“Egocentrism is the problem, then, not Egos. Egocentric people are agents for themselves only (and perhaps also for their immediate families), without awareness of or tending of the social and natural environments that sustain their lives. Their consciousness is Ego-centered. A person with a healthy, mature Ego, in contrast, is ecocentric; she understands herself as, first and foremost, an agent for (the health of) her ecosystem (and second, as an agent for the health of her human community, which dwells within that ecosystem; and third, as an agent for her immediate family and self). Spiritual practice helps mature our Egos. Faced with the assertion that the goal of spiritual practice is to eliminate the Ego, the East facet of the Self might respond with a hearty laugh and the blended perspectives of the Trickster, Fool, and Sage, as, for example, expressed by Jay Leeming: Trying to get rid of your ego Is like trying to get rid of your garbage can. No one believes you are serious. The more you shout at the garbage man The more your neighbors remember your name.6 Rather than attempting to jettison the Ego, a sensible person draws on the resources of her East Self to cultivate her relationship to innocence, wisdom, humor, and the great, transpersonal, and universal mysteries of life.”
Bill Plotkin, Wild Mind: A Field Guide to the Human Psyche
“Every day I see or I hear something that more or less kills me with delight, that leaves me like a needle in the haystack of light. It is what I was born for — to look, to listen, to lose myself inside this soft world — to instruct myself over and over in joy, and acclamation. Nor am I talking about the exceptional, the fearful, the dreadful, the very extravagant — but of the ordinary, the common, the very drab, the daily presentations. Oh, good scholar, I say to myself, how can you help but grow wise with such teachings as these — the untrimmable light of the world, the ocean’s shine, the prayers that are made out of grass? — MARY OLIVER, “MINDFUL”
Bill Plotkin, Wild Mind: A Field Guide to the Human Psyche
“Oh what a catastrophe, what a maiming of love when it was made a personal, merely personal feeling, taken away from the rising and the setting of the sun, and cut off from the magic connection of the solstice and equinox! This is what is the matter with us. We are bleeding at the roots, because we are cut off from the earth and sun and stars, and love is a grinning mockery, because, poor blossom, we plucked it from its stem on the tree of Life, and expected it to keep on blooming in our civilised vase on the table.16”
Bill Plotkin, Wild Mind: A Field Guide to the Human Psyche
“As Carl Jung repeatedly declared, our goal is wholeness, not perfection. People living soulcentrically are not untroubled or unchallenged. They are not beyond experiencing times of confusion, mistakes, and tragedies. They have by no means healed all their wounds. They are simply on a path to wholeness, to becoming fully human- with all the inevitable defects and distresses inherent in any human story and with all the promise held by our uniquely human imagination.”
Bill Plotkin
tags: soul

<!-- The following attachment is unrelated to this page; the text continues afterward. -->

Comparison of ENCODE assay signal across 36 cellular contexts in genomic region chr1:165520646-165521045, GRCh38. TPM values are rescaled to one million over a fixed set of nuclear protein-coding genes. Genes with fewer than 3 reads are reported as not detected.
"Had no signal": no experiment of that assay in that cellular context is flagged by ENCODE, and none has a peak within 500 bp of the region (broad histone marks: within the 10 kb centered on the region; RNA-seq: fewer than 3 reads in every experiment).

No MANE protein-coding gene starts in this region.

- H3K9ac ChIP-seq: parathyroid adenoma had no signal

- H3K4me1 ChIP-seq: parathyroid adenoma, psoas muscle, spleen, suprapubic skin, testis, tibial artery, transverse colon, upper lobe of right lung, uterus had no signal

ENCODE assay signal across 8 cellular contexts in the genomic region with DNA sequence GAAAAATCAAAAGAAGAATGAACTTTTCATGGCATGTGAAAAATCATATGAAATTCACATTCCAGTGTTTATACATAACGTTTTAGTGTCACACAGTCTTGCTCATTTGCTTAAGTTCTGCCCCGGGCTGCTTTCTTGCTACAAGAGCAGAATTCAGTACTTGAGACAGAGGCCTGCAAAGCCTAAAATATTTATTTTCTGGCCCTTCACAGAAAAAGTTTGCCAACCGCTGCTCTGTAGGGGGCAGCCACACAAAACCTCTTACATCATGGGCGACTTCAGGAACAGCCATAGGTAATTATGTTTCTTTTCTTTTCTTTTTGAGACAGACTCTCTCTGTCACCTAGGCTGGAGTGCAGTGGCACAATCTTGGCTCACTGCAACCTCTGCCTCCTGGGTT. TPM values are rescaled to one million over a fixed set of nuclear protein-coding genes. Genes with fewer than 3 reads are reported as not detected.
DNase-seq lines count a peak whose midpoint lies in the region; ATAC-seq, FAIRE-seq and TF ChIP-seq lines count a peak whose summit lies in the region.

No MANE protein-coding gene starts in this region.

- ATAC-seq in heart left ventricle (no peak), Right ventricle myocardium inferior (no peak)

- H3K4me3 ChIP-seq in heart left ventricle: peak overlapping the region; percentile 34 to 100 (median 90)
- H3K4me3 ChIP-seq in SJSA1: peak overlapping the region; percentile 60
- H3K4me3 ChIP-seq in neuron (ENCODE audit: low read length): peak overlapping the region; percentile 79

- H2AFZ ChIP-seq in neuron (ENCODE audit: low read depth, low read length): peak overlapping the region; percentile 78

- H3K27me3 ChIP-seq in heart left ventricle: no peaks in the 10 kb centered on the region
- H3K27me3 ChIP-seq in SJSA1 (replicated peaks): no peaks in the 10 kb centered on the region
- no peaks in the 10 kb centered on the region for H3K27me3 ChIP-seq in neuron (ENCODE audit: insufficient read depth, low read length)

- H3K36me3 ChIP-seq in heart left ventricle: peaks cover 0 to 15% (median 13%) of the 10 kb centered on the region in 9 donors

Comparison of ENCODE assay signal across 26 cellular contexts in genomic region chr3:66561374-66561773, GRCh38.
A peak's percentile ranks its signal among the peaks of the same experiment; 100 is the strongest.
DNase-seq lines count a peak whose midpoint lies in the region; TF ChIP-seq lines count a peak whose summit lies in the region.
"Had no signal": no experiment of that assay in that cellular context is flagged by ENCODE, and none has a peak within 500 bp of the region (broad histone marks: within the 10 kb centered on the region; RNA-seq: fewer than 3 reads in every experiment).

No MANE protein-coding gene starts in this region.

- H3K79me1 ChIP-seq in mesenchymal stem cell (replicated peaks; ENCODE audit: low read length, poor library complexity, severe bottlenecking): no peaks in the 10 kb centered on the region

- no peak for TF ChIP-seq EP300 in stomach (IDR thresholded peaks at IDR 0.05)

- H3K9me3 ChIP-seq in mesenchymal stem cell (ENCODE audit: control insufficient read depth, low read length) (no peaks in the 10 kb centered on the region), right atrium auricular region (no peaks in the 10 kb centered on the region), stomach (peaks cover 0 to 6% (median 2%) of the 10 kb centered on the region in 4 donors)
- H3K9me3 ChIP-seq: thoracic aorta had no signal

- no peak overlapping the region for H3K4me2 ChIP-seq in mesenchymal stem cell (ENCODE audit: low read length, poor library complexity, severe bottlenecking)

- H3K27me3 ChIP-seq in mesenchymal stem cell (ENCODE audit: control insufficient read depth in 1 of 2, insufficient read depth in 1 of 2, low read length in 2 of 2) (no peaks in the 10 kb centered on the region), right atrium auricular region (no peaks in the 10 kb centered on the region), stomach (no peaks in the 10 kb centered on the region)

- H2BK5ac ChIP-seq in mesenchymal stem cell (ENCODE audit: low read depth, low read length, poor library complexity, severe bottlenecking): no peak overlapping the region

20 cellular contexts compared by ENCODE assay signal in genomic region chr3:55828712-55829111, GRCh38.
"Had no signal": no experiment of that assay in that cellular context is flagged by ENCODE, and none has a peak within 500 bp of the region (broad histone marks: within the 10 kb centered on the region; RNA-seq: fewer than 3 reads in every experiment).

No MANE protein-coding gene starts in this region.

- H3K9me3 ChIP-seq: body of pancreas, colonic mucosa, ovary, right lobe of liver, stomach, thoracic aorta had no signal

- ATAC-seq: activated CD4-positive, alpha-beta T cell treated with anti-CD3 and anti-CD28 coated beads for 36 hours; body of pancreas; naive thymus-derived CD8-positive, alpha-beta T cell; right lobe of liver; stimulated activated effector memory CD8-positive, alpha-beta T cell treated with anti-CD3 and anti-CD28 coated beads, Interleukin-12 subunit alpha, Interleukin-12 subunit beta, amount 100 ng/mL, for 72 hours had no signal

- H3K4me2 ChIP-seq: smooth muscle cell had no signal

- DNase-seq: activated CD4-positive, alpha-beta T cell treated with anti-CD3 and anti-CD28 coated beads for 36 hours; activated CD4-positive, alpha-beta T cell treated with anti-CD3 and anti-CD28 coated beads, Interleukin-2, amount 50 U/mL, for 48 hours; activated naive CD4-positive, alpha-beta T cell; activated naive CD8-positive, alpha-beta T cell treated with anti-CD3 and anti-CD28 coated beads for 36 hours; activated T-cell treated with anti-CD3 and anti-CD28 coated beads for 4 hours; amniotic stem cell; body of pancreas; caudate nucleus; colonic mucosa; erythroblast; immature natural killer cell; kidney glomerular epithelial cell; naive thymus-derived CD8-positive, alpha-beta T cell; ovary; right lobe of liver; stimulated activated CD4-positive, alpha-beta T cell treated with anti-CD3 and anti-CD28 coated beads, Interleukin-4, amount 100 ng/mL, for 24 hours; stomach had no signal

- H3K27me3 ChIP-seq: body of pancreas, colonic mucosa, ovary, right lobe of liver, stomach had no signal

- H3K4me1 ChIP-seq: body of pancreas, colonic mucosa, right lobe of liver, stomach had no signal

“WE’RE ALL IN RECOVERY FROM WESTERN CIVILIZATION Sooner or later, we each must address the paramount addiction in the Western and Westernized worlds: our psychological dependence on the world-view and lifestyle of Western civilization itself.6 The Western worldview says, in essence, that technological progress is the highest value, and that we were born to consume, to endlessly use and discard natural resources, other species, techno-gadgets, toys, and, often, other people, especially if they’re poor or from the global South. It’s a world of commodities, not entities; of consumers, not human beings; and economic expansion is the primary measure of progress. Profits are valued over people, money over meaning, our national entitlement over global peace and justice, “us” over “them.” This addiction to Western civilization — especially now that the Chinese, too, are hooked — is by far the most dangerous one in the world because of how rapidly and extensively it’s undermining the natural systems of Earth. Addiction to Western civilization protects us from seeing and feeling the staggering price all Earthly life pays for our consumer habit. And it protects us from having to make any radical changes in lifestyle,7 or from having to grow up, leave the “home” of our adolescent comforts, and embark upon the hazardous journey of initiation that leads to an existence that’s life enhancing, meaningful, and fulfilling. The more we live in a materialistic flatland, the more we need it in order to keep from experiencing the agony of our alienation. Each of us has the opportunity to carefully examine our lives, uncover the ways in which our addiction to Western civilization operates, and make the biggest, most courageous changes we’re capable of.”
Bill Plotkin, Wild Mind: A Field Guide to the Human Psyche


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Soulcraft: Crossing into the Mysteries of Nature and Psyche Soulcraft
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Nature and the Human Soul: Cultivating Wholeness and Community in a Fragmented World Nature and the Human Soul
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Wild Mind: A Field Guide to the Human Psyche Wild Mind
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Spiritual Ecology: The Cry of the Earth Spiritual Ecology